The Books That Built the Blogger with Joslyn from Chronic Bibliophilia

This week on The Books that Built The Blogger, I am delighted to welcome Joslyn from Chronic Bibliophilia. Joslyn’s blog is quite new to me, but I love her book choices, her insightful reviews and her emphasis on women writers. I also love her choices for today’s post, read on and see!




As I’ve gotten older, I have found that though I wear glasses all day long, I see clearer without them when I’m reading. This middle-aged near-sightedness is nothing unusual, but there is something about this heightened focus, this ability to see truer while reading, that is emblematic of my life. Reading has always been an essential part of who I am, a way of interpreting and sometimes escaping the world. Now, it is also when I see most clearly.

Since I first announced to all who would listen that I could read, I have been a devoted bookworm. The books I read as a child truly shaped who I am and how I see the world around me. One of my favorite childhood games was to play library, creating my own card catalog and begging family and friends to come borrow an adventure from my shelves. I think it was not just the allure of cataloging (I will always love a good list), but the desire to share and talk books that drove me to this Poindexteresque past time.

One of the first books of any heft which I read again and again (and again), by myself or aloud with anyone who made eye contact, was “The Phantom Tollbooth” by Norton Juster.


If you somehow missed this exquisite book, I STRONGLY encourage you to go find it right this instant. No shade to J.K. Rowling, but Norton Juster is the original genius of imagined worlds and magical thinking. In “The Phantom Tollbooth” Milo, a boy “who didn’t know what to do with himself – not just sometimes, but always”, finds a mystery package in his room which, when unpacked and assembled, is a tollbooth “for use by those who have never traveled in lands beyond.” Milo’s tollbooth is the gateway to magical lands full of brilliant allusions and excoriating, tongue-in-cheek wit. There is Dictionopolis – host of the word market, “a happy kingdom, advantageously located in the foothills of confusion and caressed by gentle breezes from the sea of knowledge.” There is Reality, a dismal, empty place where “there were great crowds of people rushing along with their heads down, and they all appeared to know exactly where they were going as they darted down and around the nonexistent streets and in and out of the missing buildings.” Milo’s adventures are unsubtly about exploring new worlds, being open to new possibilities, and embracing mouth-watering vocabulary. It is an allegory for life and for the joys of reading, with something for every reader of any age.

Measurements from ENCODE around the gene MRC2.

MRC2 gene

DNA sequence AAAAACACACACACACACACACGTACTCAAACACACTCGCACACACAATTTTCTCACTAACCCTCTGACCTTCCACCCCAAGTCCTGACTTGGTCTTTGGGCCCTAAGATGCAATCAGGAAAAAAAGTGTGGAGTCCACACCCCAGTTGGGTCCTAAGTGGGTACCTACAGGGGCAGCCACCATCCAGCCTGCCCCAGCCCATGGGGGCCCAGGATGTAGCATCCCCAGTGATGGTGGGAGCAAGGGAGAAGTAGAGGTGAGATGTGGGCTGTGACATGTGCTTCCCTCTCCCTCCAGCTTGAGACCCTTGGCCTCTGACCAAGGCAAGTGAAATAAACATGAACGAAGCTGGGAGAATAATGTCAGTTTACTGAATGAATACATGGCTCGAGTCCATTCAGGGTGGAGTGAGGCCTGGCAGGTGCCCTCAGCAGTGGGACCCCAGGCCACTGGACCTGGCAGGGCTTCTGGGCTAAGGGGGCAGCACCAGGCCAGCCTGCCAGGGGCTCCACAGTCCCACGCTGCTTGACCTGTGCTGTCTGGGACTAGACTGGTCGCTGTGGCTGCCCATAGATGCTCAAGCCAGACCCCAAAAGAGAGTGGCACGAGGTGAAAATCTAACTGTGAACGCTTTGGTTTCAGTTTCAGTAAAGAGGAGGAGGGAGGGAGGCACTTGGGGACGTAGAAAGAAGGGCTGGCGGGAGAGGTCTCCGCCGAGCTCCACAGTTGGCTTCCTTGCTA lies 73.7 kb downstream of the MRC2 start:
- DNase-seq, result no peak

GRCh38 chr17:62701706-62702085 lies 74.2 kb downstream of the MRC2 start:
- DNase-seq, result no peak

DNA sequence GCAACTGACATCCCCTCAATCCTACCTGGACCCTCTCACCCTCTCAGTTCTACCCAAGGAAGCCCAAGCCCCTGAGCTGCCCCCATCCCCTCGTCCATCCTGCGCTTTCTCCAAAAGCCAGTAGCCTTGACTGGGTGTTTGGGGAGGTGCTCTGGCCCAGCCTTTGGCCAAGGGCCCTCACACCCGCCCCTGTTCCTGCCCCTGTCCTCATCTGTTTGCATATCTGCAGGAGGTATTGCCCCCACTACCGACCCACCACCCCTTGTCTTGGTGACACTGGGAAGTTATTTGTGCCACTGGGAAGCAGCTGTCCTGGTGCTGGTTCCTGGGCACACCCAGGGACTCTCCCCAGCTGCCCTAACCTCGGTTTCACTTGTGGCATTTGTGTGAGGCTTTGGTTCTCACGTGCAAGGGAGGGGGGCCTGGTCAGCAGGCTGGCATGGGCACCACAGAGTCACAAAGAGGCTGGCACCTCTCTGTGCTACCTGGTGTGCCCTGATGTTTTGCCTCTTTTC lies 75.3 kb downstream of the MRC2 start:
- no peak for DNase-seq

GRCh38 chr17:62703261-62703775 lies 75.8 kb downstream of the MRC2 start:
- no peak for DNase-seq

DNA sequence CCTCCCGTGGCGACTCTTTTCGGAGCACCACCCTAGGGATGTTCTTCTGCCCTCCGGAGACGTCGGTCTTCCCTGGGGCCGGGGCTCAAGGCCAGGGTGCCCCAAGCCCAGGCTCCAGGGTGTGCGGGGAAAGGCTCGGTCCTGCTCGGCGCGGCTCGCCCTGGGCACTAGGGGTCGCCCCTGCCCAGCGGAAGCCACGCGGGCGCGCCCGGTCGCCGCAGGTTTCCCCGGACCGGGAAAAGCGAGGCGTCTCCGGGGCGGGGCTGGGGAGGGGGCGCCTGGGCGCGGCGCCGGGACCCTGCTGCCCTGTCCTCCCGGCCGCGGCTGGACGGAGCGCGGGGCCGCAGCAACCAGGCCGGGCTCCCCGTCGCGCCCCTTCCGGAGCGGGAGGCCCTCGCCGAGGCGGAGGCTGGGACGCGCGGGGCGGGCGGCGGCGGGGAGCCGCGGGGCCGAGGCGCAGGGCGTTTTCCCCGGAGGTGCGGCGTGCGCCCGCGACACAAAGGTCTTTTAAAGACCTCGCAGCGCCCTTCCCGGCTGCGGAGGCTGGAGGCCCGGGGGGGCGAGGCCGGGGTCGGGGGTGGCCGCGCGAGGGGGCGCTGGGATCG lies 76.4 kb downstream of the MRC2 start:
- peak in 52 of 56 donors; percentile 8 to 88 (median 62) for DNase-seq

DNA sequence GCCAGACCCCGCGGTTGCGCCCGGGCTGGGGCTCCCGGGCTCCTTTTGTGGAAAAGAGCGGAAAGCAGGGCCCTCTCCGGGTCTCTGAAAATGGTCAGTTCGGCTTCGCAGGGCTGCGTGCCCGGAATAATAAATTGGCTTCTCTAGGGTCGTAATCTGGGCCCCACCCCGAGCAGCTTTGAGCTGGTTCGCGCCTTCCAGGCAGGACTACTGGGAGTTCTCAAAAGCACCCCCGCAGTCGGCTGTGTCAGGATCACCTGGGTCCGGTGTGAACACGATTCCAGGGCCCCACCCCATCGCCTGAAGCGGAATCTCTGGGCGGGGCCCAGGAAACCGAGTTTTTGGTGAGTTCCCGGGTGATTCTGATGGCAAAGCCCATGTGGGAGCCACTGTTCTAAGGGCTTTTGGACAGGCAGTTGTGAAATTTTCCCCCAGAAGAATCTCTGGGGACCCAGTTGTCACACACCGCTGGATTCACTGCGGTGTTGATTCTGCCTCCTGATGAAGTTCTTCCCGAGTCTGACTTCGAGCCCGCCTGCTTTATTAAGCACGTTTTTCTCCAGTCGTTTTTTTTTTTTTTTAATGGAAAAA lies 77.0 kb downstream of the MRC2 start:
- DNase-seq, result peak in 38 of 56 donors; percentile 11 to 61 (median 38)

Fast forward to an awkward pre-teen, earnestly attempting to share the beauty and meaning of Harper Lee’s “To Kill a Mockingbird” to a room full of snickering 7th graders more interested in fart jokes and The Babysitters Club than the wisdom of Atticus Finch and the intrepid nature of a girl called Scout. Near tears as someone shamelessly calls the book “Tequila Mockingbird”, I pressed on, hoping to reach at least one future reader whose life would be altered by the uncanny beauty and deceptive simplicity of Harper Lee’s masterpiece. “To Kill a Mockingbird” remains one of the touchstones of my literary life, a book I re-read at least once a decade.



The next book that built this blogger was John Irving’s “A Prayer for Owen Meany.” Set in a small granite town in New Hampshire, “A Prayer for Owen Meany” tells the story of John Wheelwright and his unlikely best friend Owen Meany, a doll-like imp with a tiny voice “Owen had to shout through his nose.” Irving uses all caps (no quotation marks) for all of Owen’s dialogue, a trick that is dramatic and immediately effective, forcing the reader to hear the unusual timbre and volume of Meany’s voice.